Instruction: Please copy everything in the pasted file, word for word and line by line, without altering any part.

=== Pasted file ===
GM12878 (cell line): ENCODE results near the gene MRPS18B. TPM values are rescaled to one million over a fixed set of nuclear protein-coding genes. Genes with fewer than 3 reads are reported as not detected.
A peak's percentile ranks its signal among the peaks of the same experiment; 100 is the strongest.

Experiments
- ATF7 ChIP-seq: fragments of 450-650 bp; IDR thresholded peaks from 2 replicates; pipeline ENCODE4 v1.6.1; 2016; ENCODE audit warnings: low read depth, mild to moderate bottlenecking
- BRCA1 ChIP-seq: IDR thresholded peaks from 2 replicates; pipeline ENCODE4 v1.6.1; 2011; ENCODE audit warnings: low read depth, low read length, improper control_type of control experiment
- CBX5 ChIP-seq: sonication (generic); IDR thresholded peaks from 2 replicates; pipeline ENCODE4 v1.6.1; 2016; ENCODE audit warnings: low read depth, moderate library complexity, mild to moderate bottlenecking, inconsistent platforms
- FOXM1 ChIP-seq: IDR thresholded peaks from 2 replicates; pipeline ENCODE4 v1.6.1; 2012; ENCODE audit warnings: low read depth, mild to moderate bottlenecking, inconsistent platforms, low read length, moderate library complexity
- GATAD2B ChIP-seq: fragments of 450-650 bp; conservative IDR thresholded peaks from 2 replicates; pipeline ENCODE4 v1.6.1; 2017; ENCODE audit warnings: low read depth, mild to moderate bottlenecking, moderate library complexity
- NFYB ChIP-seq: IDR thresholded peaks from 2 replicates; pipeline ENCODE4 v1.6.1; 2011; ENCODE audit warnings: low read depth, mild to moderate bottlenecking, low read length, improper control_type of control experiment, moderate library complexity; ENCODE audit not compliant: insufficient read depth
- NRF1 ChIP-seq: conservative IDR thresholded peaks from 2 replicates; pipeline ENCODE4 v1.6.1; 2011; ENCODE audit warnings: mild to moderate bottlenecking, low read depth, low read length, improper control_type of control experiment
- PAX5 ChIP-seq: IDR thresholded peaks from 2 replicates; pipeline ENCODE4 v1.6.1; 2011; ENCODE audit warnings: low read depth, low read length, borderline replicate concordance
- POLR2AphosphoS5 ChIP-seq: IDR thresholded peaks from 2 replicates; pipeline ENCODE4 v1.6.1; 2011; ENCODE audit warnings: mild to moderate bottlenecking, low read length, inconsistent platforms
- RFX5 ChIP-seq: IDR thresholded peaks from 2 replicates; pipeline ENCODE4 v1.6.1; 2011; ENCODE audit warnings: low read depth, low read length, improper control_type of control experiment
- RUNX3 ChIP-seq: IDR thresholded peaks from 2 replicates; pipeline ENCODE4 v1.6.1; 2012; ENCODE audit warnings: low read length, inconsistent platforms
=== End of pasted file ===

GM12878 (cell line): ENCODE results near the gene MRPS18B. TPM values are rescaled to one million over a fixed set of nuclear protein-coding genes. Genes with fewer than 3 reads are reported as not detected.
A peak's percentile ranks its signal among the peaks of the same experiment; 100 is the strongest.

Experiments
- ATF7 ChIP-seq: fragments of 450-650 bp; IDR thresholded peaks from 2 replicates; pipeline ENCODE4 v1.6.1; 2016; ENCODE audit warnings: low read depth, mild to moderate bottlenecking
- BRCA1 ChIP-seq: IDR thresholded peaks from 2 replicates; pipeline ENCODE4 v1.6.1; 2011; ENCODE audit warnings: low read depth, low read length, improper control_type of control experiment
- CBX5 ChIP-seq: sonication (generic); IDR thresholded peaks from 2 replicates; pipeline ENCODE4 v1.6.1; 2016; ENCODE audit warnings: low read depth, moderate library complexity, mild to moderate bottlenecking, inconsistent platforms
- FOXM1 ChIP-seq: IDR thresholded peaks from 2 replicates; pipeline ENCODE4 v1.6.1; 2012; ENCODE audit warnings: low read depth, mild to moderate bottlenecking, inconsistent platforms, low read length, moderate library complexity
- GATAD2B ChIP-seq: fragments of 450-650 bp; conservative IDR thresholded peaks from 2 replicates; pipeline ENCODE4 v1.6.1; 2017; ENCODE audit warnings: low read depth, mild to moderate bottlenecking, moderate library complexity
- NFYB ChIP-seq: IDR thresholded peaks from 2 replicates; pipeline ENCODE4 v1.6.1; 2011; ENCODE audit warnings: low read depth, mild to moderate bottlenecking, low read length, improper control_type of control experiment, moderate library complexity; ENCODE audit not compliant: insufficient read depth
- NRF1 ChIP-seq: conservative IDR thresholded peaks from 2 replicates; pipeline ENCODE4 v1.6.1; 2011; ENCODE audit warnings: mild to moderate bottlenecking, low read depth, low read length, improper control_type of control experiment
- PAX5 ChIP-seq: IDR thresholded peaks from 2 replicates; pipeline ENCODE4 v1.6.1; 2011; ENCODE audit warnings: low read depth, low read length, borderline replicate concordance
- POLR2AphosphoS5 ChIP-seq: IDR thresholded peaks from 2 replicates; pipeline ENCODE4 v1.6.1; 2011; ENCODE audit warnings: mild to moderate bottlenecking, low read length, inconsistent platforms
- RFX5 ChIP-seq: IDR thresholded peaks from 2 replicates; pipeline ENCODE4 v1.6.1; 2011; ENCODE audit warnings: low read depth, low read length, improper control_type of control experiment
- RUNX3 ChIP-seq: IDR thresholded peaks from 2 replicates; pipeline ENCODE4 v1.6.1; 2012; ENCODE audit warnings: low read length, inconsistent platforms